But she sounded undaunted and spoke with a dose of gallows humor: “A person can get used to anything.”
Unlike the Carpathian Biosphere Reserve, nearly half of Ukraine’s nature parks are located in war-torn parts of the country. The area in and around the southern city of Kherson, for example, is home to two biosphere reserves and four national parks, all of which are currently under Russian control.
Ivan Moysiyenko, a former professor in the Department of Botany at Kherson State University, has remained in the region, working to ensure park rangers’ safety. On March 30, he told Undark that the biosphere reserves had not been subject to any military incursions and were still receiving electricity and internet connection. However, all flows of money into the occupied areas had been frozen — leaving rangers, captive animals, and even wildlife without a much-needed source of support.
This situation threatens ecologists’ recent efforts to bolster biodiversity. Moysiyenko mentioned the UNESCO biosphere reserve Askaniya-Nova, which covers a remote part of the Kherson steppe. Here, a breeding program has reintroduced dozens of mammals including bison, Przewalski’s horse, and the only captive herd of Saiga antelope in the world. During Ukraine’s harsh winters these animals are dependent on supplementary fodder, supplies of which have been cut off since war began. There is “a big population of animals in this steppe reserve and they need a lot of feed,” he said.
In the absence of state funding, activists have taken over, soliciting donations and creating parallel financing and supply chains for the formerly state-backed projects. “It’s our national heritage,” said Anna Kuzemko, co-founder of UNCG, on March 30. Their efforts are not without danger. The volunteers and park employees who transport much-needed supplies have faced risk of attack, even when driving along humanitarian corridors. And in other parts of the country, volunteers have reportedly been killed trying to bring food to animals.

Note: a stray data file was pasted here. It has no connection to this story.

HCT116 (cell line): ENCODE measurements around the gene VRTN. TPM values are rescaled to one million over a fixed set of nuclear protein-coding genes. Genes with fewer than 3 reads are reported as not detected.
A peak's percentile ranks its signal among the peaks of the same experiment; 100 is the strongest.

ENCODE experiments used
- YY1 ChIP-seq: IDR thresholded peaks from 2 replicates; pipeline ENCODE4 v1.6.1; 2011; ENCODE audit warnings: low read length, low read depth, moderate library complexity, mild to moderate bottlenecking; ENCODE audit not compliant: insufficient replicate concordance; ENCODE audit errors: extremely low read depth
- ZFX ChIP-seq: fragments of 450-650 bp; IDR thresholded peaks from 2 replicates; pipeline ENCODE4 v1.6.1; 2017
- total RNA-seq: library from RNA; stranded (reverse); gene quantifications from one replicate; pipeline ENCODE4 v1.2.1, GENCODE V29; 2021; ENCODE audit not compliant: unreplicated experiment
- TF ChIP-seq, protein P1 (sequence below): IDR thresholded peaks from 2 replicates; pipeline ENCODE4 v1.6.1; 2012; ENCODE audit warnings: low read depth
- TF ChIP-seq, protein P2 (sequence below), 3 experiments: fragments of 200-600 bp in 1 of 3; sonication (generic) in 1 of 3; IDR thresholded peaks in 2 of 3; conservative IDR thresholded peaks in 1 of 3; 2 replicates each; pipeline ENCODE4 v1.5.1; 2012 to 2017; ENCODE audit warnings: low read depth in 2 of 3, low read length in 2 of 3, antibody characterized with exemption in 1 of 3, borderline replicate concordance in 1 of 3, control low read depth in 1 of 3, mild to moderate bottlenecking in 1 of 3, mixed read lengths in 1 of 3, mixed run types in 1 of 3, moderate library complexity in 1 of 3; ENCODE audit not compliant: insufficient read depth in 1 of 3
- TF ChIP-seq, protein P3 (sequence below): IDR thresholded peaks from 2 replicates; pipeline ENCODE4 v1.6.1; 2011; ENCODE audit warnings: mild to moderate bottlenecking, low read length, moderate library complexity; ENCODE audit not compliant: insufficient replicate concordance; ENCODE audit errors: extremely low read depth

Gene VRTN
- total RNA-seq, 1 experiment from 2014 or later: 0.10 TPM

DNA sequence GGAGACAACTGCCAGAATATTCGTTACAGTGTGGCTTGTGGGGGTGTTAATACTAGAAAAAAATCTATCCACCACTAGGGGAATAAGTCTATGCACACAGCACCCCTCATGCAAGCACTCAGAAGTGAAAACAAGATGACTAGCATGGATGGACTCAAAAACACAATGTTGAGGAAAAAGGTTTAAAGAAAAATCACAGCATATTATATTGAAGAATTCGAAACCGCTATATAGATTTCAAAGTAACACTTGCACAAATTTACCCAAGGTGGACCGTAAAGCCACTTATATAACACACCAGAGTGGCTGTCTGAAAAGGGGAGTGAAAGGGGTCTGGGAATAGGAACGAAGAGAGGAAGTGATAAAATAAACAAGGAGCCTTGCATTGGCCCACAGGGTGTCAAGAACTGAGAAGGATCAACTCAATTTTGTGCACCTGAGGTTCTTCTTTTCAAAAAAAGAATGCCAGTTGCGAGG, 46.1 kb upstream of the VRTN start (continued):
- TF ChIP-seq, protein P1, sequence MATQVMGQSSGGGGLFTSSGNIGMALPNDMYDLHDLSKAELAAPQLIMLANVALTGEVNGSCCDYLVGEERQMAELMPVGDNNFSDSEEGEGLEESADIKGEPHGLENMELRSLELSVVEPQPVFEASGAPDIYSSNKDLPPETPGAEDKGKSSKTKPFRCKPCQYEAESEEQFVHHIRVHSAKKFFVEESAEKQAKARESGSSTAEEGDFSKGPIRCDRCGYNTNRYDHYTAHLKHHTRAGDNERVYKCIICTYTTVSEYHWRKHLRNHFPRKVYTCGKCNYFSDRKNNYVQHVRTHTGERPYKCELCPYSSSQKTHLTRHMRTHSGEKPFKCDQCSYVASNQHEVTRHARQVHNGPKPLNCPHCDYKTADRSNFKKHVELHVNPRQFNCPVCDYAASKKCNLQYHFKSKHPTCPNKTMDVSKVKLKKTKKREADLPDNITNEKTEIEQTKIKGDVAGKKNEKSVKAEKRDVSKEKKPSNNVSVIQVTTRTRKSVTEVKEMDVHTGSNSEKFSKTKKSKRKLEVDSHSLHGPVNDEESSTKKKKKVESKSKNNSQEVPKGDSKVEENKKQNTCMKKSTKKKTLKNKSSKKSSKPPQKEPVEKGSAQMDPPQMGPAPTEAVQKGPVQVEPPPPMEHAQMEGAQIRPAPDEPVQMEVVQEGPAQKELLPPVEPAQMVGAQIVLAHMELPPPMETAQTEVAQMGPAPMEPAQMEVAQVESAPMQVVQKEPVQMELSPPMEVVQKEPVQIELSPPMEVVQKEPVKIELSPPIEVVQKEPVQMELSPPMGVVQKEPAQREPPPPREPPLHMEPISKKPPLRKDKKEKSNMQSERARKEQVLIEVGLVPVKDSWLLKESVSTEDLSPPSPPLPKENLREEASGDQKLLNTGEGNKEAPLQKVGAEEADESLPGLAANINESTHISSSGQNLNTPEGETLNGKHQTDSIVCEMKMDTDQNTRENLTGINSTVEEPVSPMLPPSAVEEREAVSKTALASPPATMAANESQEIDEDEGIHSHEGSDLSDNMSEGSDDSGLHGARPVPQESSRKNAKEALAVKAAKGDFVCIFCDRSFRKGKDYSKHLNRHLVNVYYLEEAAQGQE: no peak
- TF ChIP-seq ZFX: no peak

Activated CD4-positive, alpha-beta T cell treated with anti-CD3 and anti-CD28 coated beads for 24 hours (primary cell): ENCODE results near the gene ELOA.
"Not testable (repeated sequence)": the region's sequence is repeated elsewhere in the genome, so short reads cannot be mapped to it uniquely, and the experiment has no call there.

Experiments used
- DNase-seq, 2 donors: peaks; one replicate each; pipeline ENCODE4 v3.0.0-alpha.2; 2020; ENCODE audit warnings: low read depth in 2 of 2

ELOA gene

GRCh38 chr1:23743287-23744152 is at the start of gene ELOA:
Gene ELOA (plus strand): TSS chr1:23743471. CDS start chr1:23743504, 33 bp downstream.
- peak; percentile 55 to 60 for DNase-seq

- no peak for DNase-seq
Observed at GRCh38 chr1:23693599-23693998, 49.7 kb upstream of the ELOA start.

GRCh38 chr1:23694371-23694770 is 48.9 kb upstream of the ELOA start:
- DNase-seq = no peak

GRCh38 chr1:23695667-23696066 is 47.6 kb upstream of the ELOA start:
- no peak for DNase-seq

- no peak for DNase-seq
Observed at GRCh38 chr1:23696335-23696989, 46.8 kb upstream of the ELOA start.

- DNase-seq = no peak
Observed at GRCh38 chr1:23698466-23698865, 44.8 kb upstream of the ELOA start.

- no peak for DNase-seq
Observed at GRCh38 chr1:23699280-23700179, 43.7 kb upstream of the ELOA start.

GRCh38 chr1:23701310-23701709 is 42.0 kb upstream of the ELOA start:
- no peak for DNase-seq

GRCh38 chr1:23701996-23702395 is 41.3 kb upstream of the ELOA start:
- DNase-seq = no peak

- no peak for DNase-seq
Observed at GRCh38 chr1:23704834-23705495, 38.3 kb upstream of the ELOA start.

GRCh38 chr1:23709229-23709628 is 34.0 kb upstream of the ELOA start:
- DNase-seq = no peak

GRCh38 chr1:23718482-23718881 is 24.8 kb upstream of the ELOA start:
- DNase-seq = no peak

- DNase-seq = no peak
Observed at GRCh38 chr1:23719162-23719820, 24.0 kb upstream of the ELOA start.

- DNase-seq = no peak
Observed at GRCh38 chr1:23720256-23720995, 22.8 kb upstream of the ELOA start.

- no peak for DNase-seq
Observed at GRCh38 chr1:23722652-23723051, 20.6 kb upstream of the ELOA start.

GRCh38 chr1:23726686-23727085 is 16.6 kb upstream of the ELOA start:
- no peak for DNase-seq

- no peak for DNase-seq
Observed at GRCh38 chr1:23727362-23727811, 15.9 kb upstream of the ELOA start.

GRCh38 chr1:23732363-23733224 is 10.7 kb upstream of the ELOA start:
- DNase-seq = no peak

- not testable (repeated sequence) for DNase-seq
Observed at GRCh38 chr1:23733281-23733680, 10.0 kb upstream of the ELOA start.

But environmentalists have continued to respond as far-reaching new challenges have arisen throughout Ukraine. In Rakhiv and throughout the Carpathians, as the conflict shows few signs of stopping, some of the people sheltering in parks are being offered jobs. Their children are pitching in, too, said Vitaliy Stratiy, deputy director for research at Vyzhnytsia National Nature Park in western Ukraine. The kids are helping with scientific research, as well as planting new trees and building play areas.
“We learn every day how to make it better for the newcomers,” said Gubko, the park employee in Rakhiv. The stream of arrivals has brought the reality of the war to this still quiet region, she said, and like all Ukrainians, environmentalists are simply doing what they can. In Rakhiv’s makeshift community centers, she sees longtime residents and volunteers united in support for people who have fled fighting. “Since we still have peace, we should share our bread with them, our roof with them,” she said. “Because they run from real hell.”
Matthew Ponsford is a journalist and editor based in London. He has written for the Financial Times Weekend, Guardian, Wired UK, and the BBC, among other outlets. You can follow him on Twitter here: @mjponsford.